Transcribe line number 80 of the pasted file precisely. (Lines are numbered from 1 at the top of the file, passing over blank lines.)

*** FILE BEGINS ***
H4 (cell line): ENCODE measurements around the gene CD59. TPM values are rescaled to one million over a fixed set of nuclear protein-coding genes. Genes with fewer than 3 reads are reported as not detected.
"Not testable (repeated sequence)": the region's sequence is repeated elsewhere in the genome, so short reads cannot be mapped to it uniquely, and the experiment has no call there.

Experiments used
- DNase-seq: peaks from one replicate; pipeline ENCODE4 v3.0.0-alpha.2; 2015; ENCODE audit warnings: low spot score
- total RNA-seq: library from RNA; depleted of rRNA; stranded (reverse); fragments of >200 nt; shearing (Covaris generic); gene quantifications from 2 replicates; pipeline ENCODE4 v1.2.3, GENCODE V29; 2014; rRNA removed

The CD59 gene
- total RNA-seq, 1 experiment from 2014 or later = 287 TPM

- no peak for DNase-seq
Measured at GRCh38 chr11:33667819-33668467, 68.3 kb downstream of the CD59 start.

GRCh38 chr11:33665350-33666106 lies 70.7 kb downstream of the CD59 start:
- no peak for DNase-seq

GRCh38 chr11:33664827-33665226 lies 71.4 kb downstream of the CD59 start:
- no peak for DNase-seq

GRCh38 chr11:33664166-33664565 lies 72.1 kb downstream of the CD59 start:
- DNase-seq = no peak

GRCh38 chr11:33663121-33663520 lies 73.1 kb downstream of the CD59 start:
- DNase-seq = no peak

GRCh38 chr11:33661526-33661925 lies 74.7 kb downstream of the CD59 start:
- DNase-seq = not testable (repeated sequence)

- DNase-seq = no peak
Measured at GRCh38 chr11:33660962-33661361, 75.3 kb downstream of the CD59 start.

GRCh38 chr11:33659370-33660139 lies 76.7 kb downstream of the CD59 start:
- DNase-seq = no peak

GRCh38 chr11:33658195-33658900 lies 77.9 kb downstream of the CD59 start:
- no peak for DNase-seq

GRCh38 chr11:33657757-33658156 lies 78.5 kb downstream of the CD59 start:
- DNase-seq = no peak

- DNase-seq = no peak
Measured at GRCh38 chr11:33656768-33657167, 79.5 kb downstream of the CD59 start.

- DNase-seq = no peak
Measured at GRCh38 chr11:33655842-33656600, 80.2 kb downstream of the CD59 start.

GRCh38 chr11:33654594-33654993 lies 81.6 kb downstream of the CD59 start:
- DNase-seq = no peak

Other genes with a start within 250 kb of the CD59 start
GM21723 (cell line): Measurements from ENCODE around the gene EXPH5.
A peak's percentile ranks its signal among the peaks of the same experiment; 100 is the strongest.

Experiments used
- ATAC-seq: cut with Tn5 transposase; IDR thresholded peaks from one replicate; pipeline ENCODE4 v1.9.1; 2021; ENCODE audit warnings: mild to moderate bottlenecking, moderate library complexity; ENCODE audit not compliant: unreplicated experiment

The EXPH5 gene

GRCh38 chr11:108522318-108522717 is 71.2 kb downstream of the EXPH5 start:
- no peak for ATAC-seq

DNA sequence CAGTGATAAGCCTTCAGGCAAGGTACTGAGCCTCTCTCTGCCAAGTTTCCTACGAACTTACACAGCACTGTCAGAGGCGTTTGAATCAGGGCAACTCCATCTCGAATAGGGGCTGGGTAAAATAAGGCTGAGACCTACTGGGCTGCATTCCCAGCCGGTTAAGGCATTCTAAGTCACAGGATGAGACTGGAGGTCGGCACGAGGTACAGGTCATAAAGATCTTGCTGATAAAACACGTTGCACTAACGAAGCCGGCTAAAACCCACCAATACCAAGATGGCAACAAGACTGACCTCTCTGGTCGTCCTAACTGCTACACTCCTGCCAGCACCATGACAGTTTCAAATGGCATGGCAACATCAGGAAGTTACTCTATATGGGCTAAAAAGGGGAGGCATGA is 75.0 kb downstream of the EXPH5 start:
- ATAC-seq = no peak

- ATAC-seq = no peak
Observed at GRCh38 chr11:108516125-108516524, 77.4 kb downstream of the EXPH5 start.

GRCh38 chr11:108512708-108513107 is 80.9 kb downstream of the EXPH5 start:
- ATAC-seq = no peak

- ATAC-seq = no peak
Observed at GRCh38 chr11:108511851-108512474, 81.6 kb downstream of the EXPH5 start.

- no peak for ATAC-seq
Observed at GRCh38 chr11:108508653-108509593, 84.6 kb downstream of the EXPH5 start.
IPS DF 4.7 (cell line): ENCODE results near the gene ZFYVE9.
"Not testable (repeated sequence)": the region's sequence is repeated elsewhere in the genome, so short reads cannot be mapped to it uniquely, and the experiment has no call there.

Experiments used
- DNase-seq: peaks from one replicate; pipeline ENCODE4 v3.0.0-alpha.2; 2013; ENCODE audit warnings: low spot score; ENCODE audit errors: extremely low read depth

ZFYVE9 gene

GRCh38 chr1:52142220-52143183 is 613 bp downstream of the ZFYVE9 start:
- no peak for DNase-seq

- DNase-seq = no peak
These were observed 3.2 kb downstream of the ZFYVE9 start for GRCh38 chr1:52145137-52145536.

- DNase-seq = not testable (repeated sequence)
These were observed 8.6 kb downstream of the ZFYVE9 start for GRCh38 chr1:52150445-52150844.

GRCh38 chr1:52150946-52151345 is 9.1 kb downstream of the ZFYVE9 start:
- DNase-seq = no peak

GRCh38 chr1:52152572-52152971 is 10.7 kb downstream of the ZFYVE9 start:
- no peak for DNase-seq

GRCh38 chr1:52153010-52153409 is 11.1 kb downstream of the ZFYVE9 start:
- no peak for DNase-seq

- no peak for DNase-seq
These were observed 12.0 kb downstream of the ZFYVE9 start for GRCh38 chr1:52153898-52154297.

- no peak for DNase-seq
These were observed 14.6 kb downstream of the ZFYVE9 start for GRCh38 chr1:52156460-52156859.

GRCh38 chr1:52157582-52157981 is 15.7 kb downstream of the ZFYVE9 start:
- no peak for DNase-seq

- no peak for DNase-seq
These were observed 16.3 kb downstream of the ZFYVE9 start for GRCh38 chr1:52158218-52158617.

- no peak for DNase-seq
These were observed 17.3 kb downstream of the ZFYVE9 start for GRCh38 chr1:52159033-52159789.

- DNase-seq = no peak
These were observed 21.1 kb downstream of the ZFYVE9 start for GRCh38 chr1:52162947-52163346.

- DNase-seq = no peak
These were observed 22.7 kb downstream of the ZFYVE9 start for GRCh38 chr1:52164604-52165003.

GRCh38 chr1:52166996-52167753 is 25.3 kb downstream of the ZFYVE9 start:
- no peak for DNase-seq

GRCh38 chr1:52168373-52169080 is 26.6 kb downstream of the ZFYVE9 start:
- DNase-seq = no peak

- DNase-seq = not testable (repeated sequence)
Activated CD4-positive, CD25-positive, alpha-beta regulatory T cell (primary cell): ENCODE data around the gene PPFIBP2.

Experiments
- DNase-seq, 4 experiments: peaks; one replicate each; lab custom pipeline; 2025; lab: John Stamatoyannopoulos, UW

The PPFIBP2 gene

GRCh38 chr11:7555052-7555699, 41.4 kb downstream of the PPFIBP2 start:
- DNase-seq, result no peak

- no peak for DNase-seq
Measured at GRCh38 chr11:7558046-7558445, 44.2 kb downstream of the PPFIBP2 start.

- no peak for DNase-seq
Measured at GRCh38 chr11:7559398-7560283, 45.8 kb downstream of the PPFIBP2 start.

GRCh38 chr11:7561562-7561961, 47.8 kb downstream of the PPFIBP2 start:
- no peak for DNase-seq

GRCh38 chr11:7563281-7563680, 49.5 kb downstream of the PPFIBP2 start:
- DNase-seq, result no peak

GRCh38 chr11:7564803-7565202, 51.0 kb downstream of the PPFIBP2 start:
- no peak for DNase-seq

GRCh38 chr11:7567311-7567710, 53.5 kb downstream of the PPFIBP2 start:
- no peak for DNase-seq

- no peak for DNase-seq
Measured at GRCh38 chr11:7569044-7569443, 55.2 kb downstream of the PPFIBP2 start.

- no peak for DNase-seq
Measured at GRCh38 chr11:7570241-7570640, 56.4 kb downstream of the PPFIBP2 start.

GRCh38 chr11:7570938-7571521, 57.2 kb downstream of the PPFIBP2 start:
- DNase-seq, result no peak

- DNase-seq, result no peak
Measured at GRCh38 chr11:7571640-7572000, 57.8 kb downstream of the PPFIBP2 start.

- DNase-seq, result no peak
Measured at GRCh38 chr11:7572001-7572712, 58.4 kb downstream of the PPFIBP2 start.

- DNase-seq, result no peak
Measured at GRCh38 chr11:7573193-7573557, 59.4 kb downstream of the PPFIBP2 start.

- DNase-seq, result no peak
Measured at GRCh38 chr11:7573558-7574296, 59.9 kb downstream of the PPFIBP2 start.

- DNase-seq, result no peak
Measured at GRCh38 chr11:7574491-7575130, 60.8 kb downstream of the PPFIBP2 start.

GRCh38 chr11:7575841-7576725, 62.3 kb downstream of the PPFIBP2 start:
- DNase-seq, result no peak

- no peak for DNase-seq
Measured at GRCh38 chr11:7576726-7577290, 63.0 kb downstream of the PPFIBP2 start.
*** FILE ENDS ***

These were observed 21.1 kb downstream of the ZFYVE9 start for GRCh38 chr1:52162947-52163346.